Early last year the United Nations merged four agencies working on women’s rights to create UN Women, an agency focused on the advancement of women worldwide. This merger was intended to finally give the underfunded agencies previously working on women’s rights higher rank in the U.N. system and create a more united U.N. front on tackling global gender issues. Advocates hoped that these measures would help mainstream gender issues across the United Nations and make significant improvements in its progress toward women’s economic empowerment and political participations. The agency’s strength is imperative to the United Nations’ work, especially in regard to their Millennium Development Goals—a number of goals embraced by all U.N. members to promote gender equality and to combat poverty, hunger, disease, illiteracy, and environmental degradation by 2015. But even though the agency was successful in its first year it appears that problems of funding and resources have left UN Women stumbling into 2012.
UN Women contributed significantly to the advancement of women across the globe in just one year. Here are just a few of the successes UN Women had in 2011:
Earlier this year UN Women executive director Michelle Bachelet, former Socialist president of Chila, said UN Women primarily needs to focus on economic empowerment and political participation going forward: "While 93 percent of the gap in education has been closed, 41 per cent of the disparity in economic participation and 82 per cent of that in political empowerment remain to be narrowed." This means women are far less likely than their male counterparts to be engaged politically and participate in the global labor force.
Ms. Bachelet has identified several key objectives for 2012: expanding women’s voices, leadership, and participation; ending violence against women; ensuring women’s full participation in conflict resolution; enhancing women’s economic empowerment; and prioritizing gender equality in national, local, and sectoral planning and budgeting.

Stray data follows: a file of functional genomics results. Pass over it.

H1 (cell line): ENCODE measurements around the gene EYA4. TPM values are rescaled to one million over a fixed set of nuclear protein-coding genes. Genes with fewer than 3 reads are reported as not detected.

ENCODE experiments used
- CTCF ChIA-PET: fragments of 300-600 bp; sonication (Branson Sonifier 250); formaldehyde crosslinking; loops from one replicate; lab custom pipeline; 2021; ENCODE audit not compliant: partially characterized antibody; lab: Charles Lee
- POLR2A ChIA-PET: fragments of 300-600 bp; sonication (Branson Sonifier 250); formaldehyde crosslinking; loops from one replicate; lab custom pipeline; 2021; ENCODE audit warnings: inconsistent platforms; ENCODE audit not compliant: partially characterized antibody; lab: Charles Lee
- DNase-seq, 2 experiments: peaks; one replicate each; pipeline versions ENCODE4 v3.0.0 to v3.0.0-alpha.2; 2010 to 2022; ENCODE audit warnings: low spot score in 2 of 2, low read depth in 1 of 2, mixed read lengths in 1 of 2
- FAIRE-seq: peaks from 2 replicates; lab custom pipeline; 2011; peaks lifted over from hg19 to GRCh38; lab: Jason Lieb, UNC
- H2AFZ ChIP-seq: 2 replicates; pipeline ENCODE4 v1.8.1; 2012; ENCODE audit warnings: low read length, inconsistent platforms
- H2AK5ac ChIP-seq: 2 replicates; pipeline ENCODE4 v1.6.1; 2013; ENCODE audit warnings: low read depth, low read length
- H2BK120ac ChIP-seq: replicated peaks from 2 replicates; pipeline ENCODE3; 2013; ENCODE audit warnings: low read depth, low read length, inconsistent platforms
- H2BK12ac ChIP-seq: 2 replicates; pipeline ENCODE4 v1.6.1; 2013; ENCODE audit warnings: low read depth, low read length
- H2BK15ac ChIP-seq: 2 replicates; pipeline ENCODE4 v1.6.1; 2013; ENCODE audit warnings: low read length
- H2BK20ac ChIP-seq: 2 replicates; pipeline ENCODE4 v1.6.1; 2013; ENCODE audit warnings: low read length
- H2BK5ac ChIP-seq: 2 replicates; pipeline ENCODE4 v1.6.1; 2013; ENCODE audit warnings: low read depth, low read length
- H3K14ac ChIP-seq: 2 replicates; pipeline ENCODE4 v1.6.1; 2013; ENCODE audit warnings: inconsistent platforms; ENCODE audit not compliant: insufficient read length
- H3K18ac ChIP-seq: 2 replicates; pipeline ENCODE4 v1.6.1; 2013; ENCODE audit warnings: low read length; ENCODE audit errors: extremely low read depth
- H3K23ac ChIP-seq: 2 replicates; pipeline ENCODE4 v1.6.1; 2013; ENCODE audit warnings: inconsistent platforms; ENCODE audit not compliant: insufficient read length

The goals for 2012 are bold and ambitious, and they directly speak to the need of building a longstanding agency devoted to the advancement of women. This need is apparent in the agency’s theme for tomorrow’s International Women’s Day: to empower rural women and end hunger and poverty. Estimates show that if women had the same access to productive resources as their male counterparts, they could increase yields on their farms by 20–30 percent, lifting 100 million to 150 million people out of hunger. But ending poverty and hunger goes beyond rural women and extends to the advancement of women in all spheres of life, which is why we need UN Women.
One key factor has plagued the progress of UN Women: lack of financial resources. Nations have been less than generous in their contributions, and the agency relies on this funding for its operations. As a result, Michelle Bachelet spent much of her efforts in the first year fundraising as opposed to implementing their initial goals and objectives. According to Anwarul Chowdhury, a diplomat from Bangladesh, “UN Women has benefited from Bachelet’s international standing, though she spent too much time at the outset looking for additional resources.”
Encouragingly, the agency is set to receive a boost in funding, reaching $500 million a year. This additional funding could significantly help the complexity of issues facing UN Women. UN Women has put its initial resources to good use achieving many of the successes outlined earlier. But it will need more and sustained financing if it is to continue to meet the needs of women worldwide.
One thing is for sure: To achieve the Millennium Development Goal of “promoting gender equality and empowering women,” the United Nations needs a strong agency devoted to the advancement of women. It’s crucial to the progress of the United Nations and gender equality. Women’s rights are human rights.
Sophia Kerby is the Special Assistant for Progress 2050 at the Center for American Progress.